A Jewish scholar harshly criticizes the founding narrative of the State of Israel. The concept of "homeland" is a relatively new historical construct, "one of the more surprising, and perhaps the most destructive creations, of the modern era," writes Sand (Contemporary History/Univ. of Tel Aviv; The Words and the Land: Israeli Intellectuals and the Nationalist Myth, 2011, etc.). From this general perspective and from the argument made in his highly controversial book, The Invention of the Jewish People (2010), which disputed the idea that Jews "belong to an ancient race-based people," the author doubles down with an attack on the whole notion of an ancestral home for the world's Jews. The idea of a Jewish homeland, he insists, is a turn-of-the-century Zionist invention (given urgency by the Holocaust), a political construct designed to lend moral legitimacy to the seizing of territory to which the Jews have no historical right. He accuses Zionists of getting not only the history wrong, but the religion too. Properly understood, he writes, the Holy Land is an allegorical, intangible expression of the faithful. Well aware of the incendiary implications of his argument and knowing that it will likely be willfully misunderstood both by anti-Semites and zealous nationalists, Sand maintains that his deconstruction of the mythology at the heart of Israel's founding is a necessary prerequisite to a "pragmatic and realistic" resolution of the current conflict with Palestinians. The author attempts, but does not fully succeed, in lightening the relentlessly professorial prose with a few personal anecdotes--his placid complicity in the murder of a Palestinian, a great-grandfather buried on the Mount of Olives, the uncommemorated Arab village that once occupied the site of the Israeli university where he teaches. However, these demonstrate that, unlike many of his prominent Zionist critics, he has some skin in the game. Will appeal primarily to specialists or to general readers with an abiding interest in Israel's future.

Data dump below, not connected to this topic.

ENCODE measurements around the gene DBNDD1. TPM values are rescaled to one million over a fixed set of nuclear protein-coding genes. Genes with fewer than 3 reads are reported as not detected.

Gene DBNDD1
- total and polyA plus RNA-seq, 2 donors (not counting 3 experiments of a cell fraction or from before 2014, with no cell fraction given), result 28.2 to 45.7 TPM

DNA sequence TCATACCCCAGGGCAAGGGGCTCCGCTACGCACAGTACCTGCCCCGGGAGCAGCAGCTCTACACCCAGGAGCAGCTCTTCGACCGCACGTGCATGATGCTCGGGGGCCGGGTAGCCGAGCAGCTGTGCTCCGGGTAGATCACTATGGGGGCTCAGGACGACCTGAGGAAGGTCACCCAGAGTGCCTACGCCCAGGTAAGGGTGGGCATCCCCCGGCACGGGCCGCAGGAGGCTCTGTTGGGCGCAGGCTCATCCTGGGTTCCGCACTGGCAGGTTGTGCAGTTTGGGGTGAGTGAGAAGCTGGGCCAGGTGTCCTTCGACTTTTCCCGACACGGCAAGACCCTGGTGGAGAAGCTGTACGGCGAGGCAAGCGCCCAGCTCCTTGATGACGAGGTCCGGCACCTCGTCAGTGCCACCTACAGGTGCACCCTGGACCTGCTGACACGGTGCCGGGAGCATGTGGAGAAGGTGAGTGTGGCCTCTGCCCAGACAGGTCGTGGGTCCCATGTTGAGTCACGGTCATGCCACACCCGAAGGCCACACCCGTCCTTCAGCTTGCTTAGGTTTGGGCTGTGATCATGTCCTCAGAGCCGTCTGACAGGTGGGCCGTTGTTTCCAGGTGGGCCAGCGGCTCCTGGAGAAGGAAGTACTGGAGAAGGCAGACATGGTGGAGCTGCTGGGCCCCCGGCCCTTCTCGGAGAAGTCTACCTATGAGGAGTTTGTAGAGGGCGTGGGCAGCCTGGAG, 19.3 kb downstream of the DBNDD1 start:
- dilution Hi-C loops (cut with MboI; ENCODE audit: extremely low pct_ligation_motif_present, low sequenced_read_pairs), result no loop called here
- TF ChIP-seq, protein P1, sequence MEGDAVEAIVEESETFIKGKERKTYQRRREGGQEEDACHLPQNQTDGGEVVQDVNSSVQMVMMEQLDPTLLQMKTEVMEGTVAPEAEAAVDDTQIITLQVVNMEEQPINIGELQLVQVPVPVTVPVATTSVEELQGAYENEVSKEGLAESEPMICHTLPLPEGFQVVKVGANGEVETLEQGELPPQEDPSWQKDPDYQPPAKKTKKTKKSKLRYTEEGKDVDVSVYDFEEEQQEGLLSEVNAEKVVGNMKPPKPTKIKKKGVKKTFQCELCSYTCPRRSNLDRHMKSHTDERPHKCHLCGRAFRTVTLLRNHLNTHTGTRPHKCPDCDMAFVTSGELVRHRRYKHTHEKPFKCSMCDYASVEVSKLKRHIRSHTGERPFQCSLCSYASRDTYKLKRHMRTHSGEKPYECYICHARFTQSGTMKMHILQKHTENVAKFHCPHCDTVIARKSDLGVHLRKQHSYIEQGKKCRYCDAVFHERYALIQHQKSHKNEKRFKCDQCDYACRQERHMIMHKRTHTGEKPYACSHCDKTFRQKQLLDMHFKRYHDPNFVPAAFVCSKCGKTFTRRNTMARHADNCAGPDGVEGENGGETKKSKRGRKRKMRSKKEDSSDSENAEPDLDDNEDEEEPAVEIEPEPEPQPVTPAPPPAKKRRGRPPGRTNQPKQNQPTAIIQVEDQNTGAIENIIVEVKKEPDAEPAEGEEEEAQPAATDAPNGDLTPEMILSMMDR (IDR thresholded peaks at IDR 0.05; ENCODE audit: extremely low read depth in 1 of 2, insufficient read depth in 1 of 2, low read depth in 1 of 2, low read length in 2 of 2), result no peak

Product Details

ISBN-13:
9781781680834
Publisher:
Verso Books
Publication date:
04/01/2014
Edition description:
Reprint
Pages:
304
Sales rank:
262,256
Product dimensions:
5.40(w) x 8.10(h) x 0.90(d)

Meet the Author

Shlomo Sand studied history at the University of Tel Aviv and at the École des hautes études en sciences sociales, in Paris. He currently teaches contemporary history at the University of Tel Aviv. His books include The Invention of the Jewish People, On the Nation and the Jewish People, LIllusion du politique: Georges Sorel et le débat intellectuel 1900, Georges Sorel en son temps, Le XXe siècle à lécran and Les Mots et la terre: les intellectuels en Israël.

Geremy Forman teaches in the Department for Land of Israel Studies at the University of Haifa. He has most recently contributed to the collection Reapproaching Borders: New Perspectives on the Study of Israel–Palestine.

Customer Reviews

Average Review:

Write a Review

and post it to your social network

     

Most Helpful Customer Reviews

See all customer reviews >

The Invention of the Land of Israel: From Holy Land to Homeland 5 out of 5 based on 0 ratings. 2 reviews.
Anonymous More than 1 year ago
You should become deputy.
Anonymous More than 1 year ago
This is a great extension of Sand's first Invention book. Extremely valuable and informative resource about the hazards of extreme nationalism and racism, especially that based on religiously influenced ideals. I thought this was better than the first one